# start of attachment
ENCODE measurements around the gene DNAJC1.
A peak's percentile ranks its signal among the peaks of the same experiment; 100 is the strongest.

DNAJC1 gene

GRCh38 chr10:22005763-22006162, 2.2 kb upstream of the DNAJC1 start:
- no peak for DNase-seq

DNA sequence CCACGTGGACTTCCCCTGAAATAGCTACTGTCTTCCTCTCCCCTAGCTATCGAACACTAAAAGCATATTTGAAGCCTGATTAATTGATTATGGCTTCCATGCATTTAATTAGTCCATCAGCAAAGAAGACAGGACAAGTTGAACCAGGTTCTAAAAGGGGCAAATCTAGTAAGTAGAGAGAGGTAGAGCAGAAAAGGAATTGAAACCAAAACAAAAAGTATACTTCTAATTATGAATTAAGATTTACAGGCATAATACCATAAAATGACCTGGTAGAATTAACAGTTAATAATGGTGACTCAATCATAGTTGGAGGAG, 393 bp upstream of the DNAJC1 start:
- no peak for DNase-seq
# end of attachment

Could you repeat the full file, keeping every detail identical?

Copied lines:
ENCODE measurements around the gene DNAJC1.
A peak's percentile ranks its signal among the peaks of the same experiment; 100 is the strongest.

DNAJC1 gene

GRCh38 chr10:22005763-22006162, 2.2 kb upstream of the DNAJC1 start:
- no peak for DNase-seq

DNA sequence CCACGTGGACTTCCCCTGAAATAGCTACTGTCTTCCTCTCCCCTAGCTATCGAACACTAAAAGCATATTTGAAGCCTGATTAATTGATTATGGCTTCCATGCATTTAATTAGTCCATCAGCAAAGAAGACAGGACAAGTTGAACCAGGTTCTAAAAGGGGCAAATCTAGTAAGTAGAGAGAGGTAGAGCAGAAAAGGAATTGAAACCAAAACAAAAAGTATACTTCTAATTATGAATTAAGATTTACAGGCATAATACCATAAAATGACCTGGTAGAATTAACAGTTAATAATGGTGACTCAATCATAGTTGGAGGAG, 393 bp upstream of the DNAJC1 start:
- no peak for DNase-seq